Fast-tracked options to make Totara St safer for cyclists will be considered by Tauranga City Council today, nearly a month after a cyclist died on the busy route.
And the message from city cycling advocates is: Get on with it.
Cyclist Graeme Shallcrass, 62, died in a collision with a truck at the intersection of Totara and Maui Sts on May 28. Police are still investigating the circumstances of the crash.
Two years earlier, in April 2019, Kevin Akroyd, 74, died in a collision between his scooter and a truck near the Waimarie St intersection.
Cycling advocates have been calling for the council to fix Totara for six years. Funding for a plan was signed off in 2018 but the work has been repeatedly delayed.
Totara St is a part of a cycling route between Tauranga and Mount Maunganui used
by commuters, tourists and recreational cyclists.
The council has admitted the existing cycle lane on the street is "inadequate", being too small for both recommended minimum standards and for the traffic volumes.
In a meeting on June 9, council infrastructure general manager Nic Johansson acknowledged Shallcrass' death and talked a "safe system" approach to the roading network.
"You accept that crashes are inevitable, they will happen, but you design the system in a way that deaths and serious injuries are avoidable.
"On Totara St that is something we have been working on and planning for a long time. We didn't get there in time for this instance and our thoughts go to the friends and family of the person that got killed."
He said the trauma of any road death was wide-reaching, from friends and family to emergency services and to council staff who had been working on the project.
"It's devastating for everyone."
He said staff were working on plans for short-, medium- and long-term solutions for the road, in conjunction with Waka Kotahi New Zealand Transport Agency.
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"This is something we want to implement really, really swiftly in order for this not to happen to someone else again," Johansson said.
Council staff have recommended a three-step approach to making safety improvements, which the council will consider in a Projects, Operations and Services Committee meeting today.
The interim solution, intended to last about six months, would involve temporarily allowing cyclists to use the 1.5m wide footpath between Hewlett's Rd and just north of the Dominion Salt refinery.
A long-term solution relied on wider planning for the Western Bay's transport system as a whole, which was still being finished. The Port of Tauranga has previously advocated for Totara St to be made a State Highway.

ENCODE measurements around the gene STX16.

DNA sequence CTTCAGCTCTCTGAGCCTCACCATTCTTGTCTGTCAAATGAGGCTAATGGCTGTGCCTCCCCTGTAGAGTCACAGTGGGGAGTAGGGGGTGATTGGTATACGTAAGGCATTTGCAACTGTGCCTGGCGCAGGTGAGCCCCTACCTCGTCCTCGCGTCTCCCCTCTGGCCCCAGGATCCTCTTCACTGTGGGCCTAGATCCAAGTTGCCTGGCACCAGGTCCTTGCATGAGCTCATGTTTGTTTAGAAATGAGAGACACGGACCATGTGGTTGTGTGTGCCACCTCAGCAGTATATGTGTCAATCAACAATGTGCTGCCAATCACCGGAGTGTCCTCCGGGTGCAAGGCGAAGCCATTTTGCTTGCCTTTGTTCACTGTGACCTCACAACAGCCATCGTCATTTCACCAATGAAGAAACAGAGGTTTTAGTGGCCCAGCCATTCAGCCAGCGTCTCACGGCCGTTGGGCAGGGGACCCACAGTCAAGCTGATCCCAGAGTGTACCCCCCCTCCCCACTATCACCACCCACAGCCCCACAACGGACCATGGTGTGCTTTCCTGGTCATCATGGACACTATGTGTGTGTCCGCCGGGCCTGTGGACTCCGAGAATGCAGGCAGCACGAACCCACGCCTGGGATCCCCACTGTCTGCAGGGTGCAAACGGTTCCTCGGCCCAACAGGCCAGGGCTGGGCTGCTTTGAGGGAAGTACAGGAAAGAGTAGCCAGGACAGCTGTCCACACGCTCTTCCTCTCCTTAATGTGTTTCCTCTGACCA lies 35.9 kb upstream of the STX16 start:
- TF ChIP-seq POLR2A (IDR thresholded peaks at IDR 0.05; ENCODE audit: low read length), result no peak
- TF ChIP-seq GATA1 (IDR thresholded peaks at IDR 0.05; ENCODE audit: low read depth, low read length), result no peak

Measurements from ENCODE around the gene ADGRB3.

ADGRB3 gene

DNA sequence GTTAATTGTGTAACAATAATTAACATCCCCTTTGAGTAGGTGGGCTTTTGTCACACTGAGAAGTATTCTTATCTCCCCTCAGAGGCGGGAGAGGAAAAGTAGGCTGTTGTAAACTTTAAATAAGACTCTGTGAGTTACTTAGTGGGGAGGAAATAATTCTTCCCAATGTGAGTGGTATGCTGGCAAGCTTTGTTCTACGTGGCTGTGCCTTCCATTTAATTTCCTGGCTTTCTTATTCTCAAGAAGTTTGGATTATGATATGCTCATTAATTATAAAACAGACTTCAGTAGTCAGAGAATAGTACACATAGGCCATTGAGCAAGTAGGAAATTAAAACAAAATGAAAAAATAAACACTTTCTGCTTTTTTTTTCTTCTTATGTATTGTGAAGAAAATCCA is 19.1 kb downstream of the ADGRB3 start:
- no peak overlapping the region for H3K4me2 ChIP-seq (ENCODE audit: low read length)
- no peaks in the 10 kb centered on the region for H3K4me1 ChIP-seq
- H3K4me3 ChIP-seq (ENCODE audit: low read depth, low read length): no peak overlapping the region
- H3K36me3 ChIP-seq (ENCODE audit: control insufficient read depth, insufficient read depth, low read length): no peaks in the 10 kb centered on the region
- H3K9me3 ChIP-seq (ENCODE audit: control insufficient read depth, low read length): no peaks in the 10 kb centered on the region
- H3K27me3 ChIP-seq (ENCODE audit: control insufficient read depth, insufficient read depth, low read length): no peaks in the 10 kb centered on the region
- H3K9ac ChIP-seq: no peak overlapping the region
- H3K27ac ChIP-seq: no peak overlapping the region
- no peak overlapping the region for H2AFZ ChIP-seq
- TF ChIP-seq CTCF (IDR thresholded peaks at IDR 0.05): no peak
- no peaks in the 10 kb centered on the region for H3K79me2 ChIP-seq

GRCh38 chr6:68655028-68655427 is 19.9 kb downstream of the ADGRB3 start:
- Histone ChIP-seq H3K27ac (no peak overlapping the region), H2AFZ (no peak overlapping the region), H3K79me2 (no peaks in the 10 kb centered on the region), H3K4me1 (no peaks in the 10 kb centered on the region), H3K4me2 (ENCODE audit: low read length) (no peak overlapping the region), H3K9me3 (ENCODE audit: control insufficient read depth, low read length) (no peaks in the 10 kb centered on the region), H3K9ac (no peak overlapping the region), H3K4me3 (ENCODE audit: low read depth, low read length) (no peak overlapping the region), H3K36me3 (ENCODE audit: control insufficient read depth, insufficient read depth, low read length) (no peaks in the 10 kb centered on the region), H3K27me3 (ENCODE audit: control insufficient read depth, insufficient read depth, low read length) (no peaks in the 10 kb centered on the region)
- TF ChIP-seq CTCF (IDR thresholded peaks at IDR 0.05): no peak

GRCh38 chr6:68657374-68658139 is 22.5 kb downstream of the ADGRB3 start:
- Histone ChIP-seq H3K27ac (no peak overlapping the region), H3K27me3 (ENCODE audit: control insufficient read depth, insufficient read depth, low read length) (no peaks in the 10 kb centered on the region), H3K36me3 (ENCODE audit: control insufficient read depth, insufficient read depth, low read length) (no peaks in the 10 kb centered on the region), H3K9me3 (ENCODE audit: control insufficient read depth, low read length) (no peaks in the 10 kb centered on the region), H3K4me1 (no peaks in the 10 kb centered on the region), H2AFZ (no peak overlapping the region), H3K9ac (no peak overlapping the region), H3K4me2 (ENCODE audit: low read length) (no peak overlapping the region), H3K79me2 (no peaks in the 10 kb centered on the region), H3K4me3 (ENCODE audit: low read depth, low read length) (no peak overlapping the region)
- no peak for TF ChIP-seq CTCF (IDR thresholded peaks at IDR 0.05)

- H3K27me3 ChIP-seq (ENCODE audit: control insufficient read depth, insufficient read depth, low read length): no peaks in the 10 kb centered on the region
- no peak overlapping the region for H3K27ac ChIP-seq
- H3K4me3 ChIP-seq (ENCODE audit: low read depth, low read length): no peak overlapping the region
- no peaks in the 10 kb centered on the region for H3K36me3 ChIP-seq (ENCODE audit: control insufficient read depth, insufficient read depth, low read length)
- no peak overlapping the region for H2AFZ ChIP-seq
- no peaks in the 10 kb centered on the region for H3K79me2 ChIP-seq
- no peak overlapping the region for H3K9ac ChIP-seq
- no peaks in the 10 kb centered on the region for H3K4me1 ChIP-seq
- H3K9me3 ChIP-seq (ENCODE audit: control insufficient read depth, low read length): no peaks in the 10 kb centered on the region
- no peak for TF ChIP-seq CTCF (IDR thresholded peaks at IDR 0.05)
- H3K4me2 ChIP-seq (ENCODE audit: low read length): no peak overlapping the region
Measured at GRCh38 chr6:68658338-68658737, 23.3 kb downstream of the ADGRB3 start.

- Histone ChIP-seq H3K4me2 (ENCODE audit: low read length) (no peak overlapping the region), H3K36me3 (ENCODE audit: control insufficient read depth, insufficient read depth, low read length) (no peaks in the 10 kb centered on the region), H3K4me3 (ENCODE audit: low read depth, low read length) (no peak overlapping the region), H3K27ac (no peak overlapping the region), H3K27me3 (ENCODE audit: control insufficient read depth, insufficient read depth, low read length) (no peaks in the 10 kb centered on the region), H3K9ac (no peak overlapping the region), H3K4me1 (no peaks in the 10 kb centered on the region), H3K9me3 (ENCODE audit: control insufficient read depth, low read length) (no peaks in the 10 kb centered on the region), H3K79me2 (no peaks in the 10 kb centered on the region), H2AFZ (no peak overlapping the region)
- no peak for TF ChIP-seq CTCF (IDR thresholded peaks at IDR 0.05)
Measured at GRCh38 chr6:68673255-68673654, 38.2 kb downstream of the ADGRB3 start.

In the medium term, council staff recommended creating a shared path and separated cycleway. Together these would join up and form a cycling route at least 3m wide and separated from road traffic, the length of Totara St from Hewletts Rd north.
The first phase of that work would be to build a 3m-wide off-road shared path on the eastern side from Hewletts to just north of the Dominion Salt refinery.
The second phase would see the shared path extended north, running behind an existing row of trees to Kawaka St.
At the Kawaka St intersection, a signalised crossing would take cyclists over the road to a two-way separated cycleway on the port (west) side, and on to Rata St.
A link to Nikau Crescent and Coronation Park from Rata St was also proposed.
In total this was estimated to cost $6.9m - of which it was expected the NZTA would pay 51 per cent.
The figure included a 30 per cent risk allowance and money for an education and training programme, as well as to consult the public on lowering the speed limit.
To spread out the funding impact, council staff recommended doing the first phase in 2021 and the second in 2022. The project could be done in one hit, however, if the council made funding available.
Kevin Kerr of Bike Tauranga said the group wanted the council to get the job done as one project, after six years of hold-ups.
"We can't dilly dally any longer."
Totara St was part of "the most important cycle route in Tauranga", linking the city centre and Mount Maunganui for commuters, tourists and recreational cyclists alike.
Councillor Heidi Hughes, a long-time cycling advocate, said while the proposed solution was not perfect, it would make the road safe for cyclists of all ages until an "ultimate" long-term solution could be developed.
From a cycling perspective, the main downside would be that the shared path would cross the entrances to several businesses and that would slow down, in particular, commuter cyclists.
Hughes said she had been in touch with the family of Graeme Shallcrass and they also wanted to see an urgent solution for safe cycling on Totara St.
Councillor John Robson said he would be "more than willing" to see the council sacrifice the $11m Elizabeth St streetscaping plan signed off last month, in order to fund the Totara St improvements.
He said Elizabeth St was a "painting and decorating" project - the majority of which the council had no obligation to do - compared to Totara St "where lives can be saved".
Trucks and bikes: Totara St
19,000: Average annual daily traffic on Totara St
3000-4000: Daily trips by heavy commercial vehicles
300-500: Daily trips by cyclists.
Source: Tauranga City Council